The Mahabharata
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  By Edwin Arnold

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Mahabharata of Krishna-Dwaipayana Vyasa
translated by Kisari Mohan Ganguli

Mahabharata of Vyasa (Badarayana, krishna-dwaipayana) translated by Kisari Mohan Ganguli is perhaps the most complete translation available in public domain. Mahabharata is the most popular scripture of Hindus and Mahabharata is considered as the fifth veda. We hope this translation is helping you.

p. 542


"Markandeya said, 'That heroic king of the vultures, Jatayu, having Sampati for his uterine brother and Arjuna himself for his father, was a friend of Dasaratha. And beholding his daughter-in-law Sita on the lap of Ravana, that ranger of the skies rushed in wrath against the king of the Rakshasas. And the vulture addressed Ravana, saying, 'Leave the princess of Mithila, leave her I say! How canst thou, O Rakshasa, ravish her when I am alive? If thou dost not release my daughter-in-law, thou shalt not escape from me with life!' And having said these words Jatayu began to tear the king of the Rakshasas with his talons. And he mangled him in a hundred different parts of his body by striking him with his wings and beaks. And blood began to flow as copiously from Ravana's body as water from a mountain spring. And attacked thus by that vulture desirous of Rama's good, Ravana, taking up a sword, cut off the two wings of that bird. And having slain that king of the vultures, huge as a mountain-peak shooting forth above the clouds, the Rakshasa rose high in the air with Sita on his lap. And the princess of Videha, wherever she saw an asylum of ascetics, a lake, a river, or a tank, threw down an ornament of hers. And beholding on the top of a mountain five foremost of monkeys, that intelligent lady threw down amongst them a broad piece of her costly attire. And that beautiful and yellow piece of cloth fell, fluttering through the air, amongst those five foremost of monkeys like lightning from the clouds. And that Rakshasa soon passed a great way through the firmament like a bird through the air. And soon the Rakshasa beheld his delightful and charming city of many gates, surrounded on all sides by high walls and built by Viswakrit himself. And the king of the Rakshasa then entered his own city known by the name of Lanka, accompanied by Sita.'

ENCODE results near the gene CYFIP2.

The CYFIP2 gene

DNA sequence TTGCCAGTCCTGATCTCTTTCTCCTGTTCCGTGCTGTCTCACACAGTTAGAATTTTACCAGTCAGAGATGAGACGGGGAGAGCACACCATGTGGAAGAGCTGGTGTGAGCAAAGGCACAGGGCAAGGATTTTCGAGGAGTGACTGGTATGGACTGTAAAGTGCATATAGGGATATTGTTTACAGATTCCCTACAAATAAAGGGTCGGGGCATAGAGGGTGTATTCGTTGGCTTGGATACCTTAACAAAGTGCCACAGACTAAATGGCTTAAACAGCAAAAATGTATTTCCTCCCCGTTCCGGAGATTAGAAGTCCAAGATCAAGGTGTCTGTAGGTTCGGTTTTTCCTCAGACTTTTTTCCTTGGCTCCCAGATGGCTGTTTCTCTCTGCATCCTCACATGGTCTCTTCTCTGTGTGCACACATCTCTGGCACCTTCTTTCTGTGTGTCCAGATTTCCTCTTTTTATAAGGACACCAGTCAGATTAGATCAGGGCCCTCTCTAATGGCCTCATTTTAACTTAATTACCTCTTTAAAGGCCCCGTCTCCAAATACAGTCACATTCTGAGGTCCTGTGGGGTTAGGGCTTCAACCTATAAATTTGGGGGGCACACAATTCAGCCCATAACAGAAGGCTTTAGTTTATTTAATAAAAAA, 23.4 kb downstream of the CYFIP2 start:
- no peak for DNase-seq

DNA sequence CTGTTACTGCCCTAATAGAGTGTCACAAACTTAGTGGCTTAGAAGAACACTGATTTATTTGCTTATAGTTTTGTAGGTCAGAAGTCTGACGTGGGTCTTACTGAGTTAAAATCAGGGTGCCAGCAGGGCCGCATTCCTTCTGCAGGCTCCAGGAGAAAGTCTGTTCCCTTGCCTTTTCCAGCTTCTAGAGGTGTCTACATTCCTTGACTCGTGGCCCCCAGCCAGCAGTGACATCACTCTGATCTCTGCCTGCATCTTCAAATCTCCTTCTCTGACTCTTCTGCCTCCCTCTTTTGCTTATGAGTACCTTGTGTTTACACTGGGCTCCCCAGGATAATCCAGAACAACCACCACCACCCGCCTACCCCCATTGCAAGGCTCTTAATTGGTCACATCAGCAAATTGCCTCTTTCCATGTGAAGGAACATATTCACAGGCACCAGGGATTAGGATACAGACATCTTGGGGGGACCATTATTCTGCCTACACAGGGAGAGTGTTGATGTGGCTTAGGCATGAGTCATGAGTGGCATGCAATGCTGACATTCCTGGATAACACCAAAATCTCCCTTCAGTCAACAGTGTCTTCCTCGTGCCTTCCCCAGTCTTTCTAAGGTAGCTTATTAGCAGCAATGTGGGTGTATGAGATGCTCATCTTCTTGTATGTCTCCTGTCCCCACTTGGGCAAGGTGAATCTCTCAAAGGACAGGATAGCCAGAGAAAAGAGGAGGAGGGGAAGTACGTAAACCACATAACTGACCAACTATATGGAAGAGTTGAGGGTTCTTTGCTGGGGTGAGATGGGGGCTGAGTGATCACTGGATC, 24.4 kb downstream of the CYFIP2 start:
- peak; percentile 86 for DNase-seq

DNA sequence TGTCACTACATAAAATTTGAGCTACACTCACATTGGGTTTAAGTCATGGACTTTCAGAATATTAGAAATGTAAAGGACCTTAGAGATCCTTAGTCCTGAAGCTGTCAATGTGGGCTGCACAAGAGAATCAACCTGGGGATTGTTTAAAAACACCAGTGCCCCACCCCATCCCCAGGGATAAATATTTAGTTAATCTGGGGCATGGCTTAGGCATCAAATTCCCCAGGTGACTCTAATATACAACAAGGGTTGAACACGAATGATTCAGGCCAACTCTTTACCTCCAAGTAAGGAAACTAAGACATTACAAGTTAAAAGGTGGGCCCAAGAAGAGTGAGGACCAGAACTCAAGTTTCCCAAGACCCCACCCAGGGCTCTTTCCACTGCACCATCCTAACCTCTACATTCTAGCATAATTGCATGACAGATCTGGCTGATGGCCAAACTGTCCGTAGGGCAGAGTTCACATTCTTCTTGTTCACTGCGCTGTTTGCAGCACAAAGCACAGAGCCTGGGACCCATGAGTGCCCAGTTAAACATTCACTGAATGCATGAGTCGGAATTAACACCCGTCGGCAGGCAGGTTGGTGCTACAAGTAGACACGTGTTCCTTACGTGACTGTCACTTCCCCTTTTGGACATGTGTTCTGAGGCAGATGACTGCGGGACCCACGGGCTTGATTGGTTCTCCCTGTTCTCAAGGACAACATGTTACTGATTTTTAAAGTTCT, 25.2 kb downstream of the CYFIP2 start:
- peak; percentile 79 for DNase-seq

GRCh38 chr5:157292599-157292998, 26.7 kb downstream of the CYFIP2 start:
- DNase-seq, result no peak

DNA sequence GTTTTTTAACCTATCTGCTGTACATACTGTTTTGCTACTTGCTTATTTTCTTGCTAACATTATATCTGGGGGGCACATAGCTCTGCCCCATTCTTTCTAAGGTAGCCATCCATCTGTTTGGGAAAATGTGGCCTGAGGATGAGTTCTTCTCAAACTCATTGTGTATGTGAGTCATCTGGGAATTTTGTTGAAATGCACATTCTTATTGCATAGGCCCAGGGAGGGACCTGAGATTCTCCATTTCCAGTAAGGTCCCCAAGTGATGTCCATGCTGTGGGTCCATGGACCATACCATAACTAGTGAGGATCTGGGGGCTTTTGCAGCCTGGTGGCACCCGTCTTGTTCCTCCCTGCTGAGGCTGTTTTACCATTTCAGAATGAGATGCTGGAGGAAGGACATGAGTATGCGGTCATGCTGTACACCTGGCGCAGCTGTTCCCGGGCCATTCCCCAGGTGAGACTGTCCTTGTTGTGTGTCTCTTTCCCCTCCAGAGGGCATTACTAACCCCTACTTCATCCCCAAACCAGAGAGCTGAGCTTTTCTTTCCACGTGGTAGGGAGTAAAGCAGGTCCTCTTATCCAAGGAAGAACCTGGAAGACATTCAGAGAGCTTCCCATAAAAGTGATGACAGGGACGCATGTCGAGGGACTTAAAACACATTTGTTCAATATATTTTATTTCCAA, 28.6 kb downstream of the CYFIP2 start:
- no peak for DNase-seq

"And while Sita was being carried away, the intelligent Rama, having slain the great deer, retraced his steps and saw his brother Lakshmana (on the way). And beholding his brother, Rama reproved him, saying, 'How couldst thou come hither, leaving the princess of Videha in a forest that is haunted by the Rakshasa?' And reflecting on his own enticement to a great distance by that Rakshasa in the guise of a deer and on the arrival of his brother (leaving Sita alone in the asylum), Rama was filled with agony. And quickly advancing towards Lakshmana while reproving him still, Rama asked him, 'O Lakshmana, is the princess of Videha still alive? I fear she is no more!' Then Lakshmana told him everything about what Sita had said, especially that unbecoming language of hers subsequently. With a burning heart Rama then ran towards the asylum. And on the way he beheld a vulture huge as a mountain, lying in agonies of death. And suspecting him to be a Rakshasa, the descendant of the Kakutstha race, along with Lakshmana rushed towards him, drawing with great force his bow to a circle. The mighty vulture, however, addressing them both, said, 'Blessed be ye, I am the king of the vultures, and friend of Dasaratha!' Hearing these words of his, both Rama and his brother put aside their excellent bow and said, 'Who is this

p. 443